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John 13:8

    John 13:8 Translations

    King James Version (KJV)

    Peter saith unto him, Thou shalt never wash my feet. Jesus answered him, If I wash thee not, thou hast no part with me.

    American King James Version (AKJV)

    Peter said to him, You shall never wash my feet. Jesus answered him, If I wash you not, you have no part with me.

    American Standard Version (ASV)

    Peter saith unto him, Thou shalt never wash my feet. Jesus answered him, If I wash thee not, thou hast no part with me.

    Basic English Translation (BBE)

    Peter said, I will never let my feet be washed by you, never. Jesus said in answer, If I do not make you clean you have no part with me.

    Webster's Revision

    Peter saith unto him, Thou shalt never wash my feet. Jesus answered him, If I wash thee not, thou hast no part with me.

    World English Bible

    Peter said to him, "You will never wash my feet!" Jesus answered him, "If I don't wash you, you have no part with me."

    English Revised Version (ERV)

    Peter saith unto him, Thou shalt never wash my feet. Jesus answered him, If I wash thee not, thou hast no part with me.

    Clarke's Commentary on John 13:8

    If I wash thee not, thou hast no part with me - Thou canst not be my disciple unless I wash thee. It is certain Christ did not mean to exclude him from the apostolic office, if he should persist, through the deepest reverence for his Master, to refuse to let him wash his feet: this act of his was emblematical of something spiritual; of something that concerned the salvation of Peter; and without which washing he could neither be an apostle or be finally saved; therefore our Lord said, If I wash thee not, thou hast no part with me. There is a mystical washing by the blood of Christ, 1 John 1:7; and by his Spirit, 1 Corinthians 6:11; Titus 3:5, Titus 3:6. It was the common custom of our Lord to pass from sensible and temporal things to those which were spiritual and eternal; and to take occasion from every thing that presented itself, to instruct his disciples, and to raise their souls to God. If the discourse was of bread, water, leaven, father, mother, riches, etc., he immediately changed the literal sense, and under the figure of these things, spoke of matters altogether spiritual and Divine. I have met with many good persons who have attempted to imitate our blessed Lord in this, but I never knew one to succeed in it. The reason is, it requires not only very deep piety, but sound sense, together with an accurate knowledge of the nature and properties of the subjects which, in this way, the person wishes to illustrate; and very few can be found who have such deep, philosophical knowledge as such cases require. The large folio which a good-intentioned man printed on the metaphors is, alas! a standing proof how little mere piety can do in matters of this kind, where the sciences, and especially practical philosophy, are totally wanting. Jesus Christ was a consummate philosopher: every subject appears grand and noble in his hands. See an ample proof in the preceding chapter, John 12:24 (note).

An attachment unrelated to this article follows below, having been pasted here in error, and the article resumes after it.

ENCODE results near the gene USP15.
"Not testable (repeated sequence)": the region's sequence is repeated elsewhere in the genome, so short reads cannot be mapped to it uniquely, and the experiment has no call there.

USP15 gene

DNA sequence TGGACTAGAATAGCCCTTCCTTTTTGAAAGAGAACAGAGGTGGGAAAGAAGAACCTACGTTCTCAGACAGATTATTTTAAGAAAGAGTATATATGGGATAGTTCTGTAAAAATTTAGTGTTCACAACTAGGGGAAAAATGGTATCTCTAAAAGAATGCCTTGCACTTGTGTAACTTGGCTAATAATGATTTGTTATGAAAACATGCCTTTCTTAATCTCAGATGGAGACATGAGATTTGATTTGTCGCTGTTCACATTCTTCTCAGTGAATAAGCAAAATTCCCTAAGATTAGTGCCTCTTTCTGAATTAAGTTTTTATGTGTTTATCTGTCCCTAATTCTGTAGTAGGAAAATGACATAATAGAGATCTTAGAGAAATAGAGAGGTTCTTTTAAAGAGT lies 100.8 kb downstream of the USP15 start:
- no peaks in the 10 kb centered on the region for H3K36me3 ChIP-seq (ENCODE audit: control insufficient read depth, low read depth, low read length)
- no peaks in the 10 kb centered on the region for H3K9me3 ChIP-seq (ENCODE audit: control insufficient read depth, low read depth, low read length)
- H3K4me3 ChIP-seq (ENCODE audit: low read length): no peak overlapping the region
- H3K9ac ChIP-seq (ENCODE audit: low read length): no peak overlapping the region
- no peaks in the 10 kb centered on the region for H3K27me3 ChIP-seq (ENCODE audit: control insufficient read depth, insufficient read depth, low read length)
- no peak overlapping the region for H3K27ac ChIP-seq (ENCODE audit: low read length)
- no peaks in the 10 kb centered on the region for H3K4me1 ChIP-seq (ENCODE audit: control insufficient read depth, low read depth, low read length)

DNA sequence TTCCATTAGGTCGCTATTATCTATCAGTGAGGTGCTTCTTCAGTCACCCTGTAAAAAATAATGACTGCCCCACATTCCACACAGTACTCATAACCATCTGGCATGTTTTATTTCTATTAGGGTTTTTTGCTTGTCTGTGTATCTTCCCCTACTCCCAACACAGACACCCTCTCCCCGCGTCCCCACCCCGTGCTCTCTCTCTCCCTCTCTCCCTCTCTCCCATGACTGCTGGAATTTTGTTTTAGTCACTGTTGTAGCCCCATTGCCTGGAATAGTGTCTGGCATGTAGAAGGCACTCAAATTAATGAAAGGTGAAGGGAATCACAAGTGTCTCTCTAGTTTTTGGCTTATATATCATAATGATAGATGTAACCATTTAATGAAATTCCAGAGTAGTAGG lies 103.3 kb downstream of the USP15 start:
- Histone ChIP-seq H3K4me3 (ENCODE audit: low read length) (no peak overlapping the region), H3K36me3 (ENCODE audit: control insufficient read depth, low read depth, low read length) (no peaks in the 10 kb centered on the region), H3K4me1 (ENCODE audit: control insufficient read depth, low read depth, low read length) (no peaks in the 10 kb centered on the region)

Barnes' Notes on John 13:8

    Thou shalt never wash my feet - This was a decided and firm expression of his reverence for his Master, and yet it was improper. Jesus had just declared that it had a meaning, and that he ought to submit to it. We should yield to all the plain and positive requirements of God, even if we cannot now see how obedience would promote his glory.

    If I wash thee not - This had immediate reference to the act of washing his feet; and it denotes that if Peter had not so much confidence in him as to believe that an act which he performed was proper, though he could not see its propriety - if he was not willing to submit his will to that of Christ and implicitly obey him, he had no evidence of piety. As Christ, however, was accustomed to pass from temporal and sensible objects to those which were spiritual, and to draw instruction from whatever was before him, some have supposed that he here took occasion to state to Peter that if his soul was not made pure by him he could not be his follower. Washing is often thus put as an emblem of moral purification, 1 Corinthians 6:11; Titus 3:5-6. This is the meaning, also, of baptism. If this was the sense in which Jesus used these words, it denotes that unless Christ should purify Peter, he could have no evidence that he was his disciple. "Unless by my doctrine and spirit I shall purify you, and remove your pride Matthew 26:33, your lack of constant watchfulness Matthew 26:40, your anger Matthew 26:51, your timidity and fear Matthew 26:70, Matthew 26:74, you can have no part in me" (Grotius).

    Hast no part with me - Nothing in common with me. No evidence of possessing my spirit, of being interested in my work, and no participation in my glory.

    Wesley's Notes on John 13:8

    13:8 If I wash thee not - If thou dost not submit to my will, thou hast no part with me - Thou art not my disciple. In a more general sense it may mean, If I do not wash thee in my blood, and purify thee by my Spirit, thou canst have no communion with me, nor any share in the blessings of my kingdom.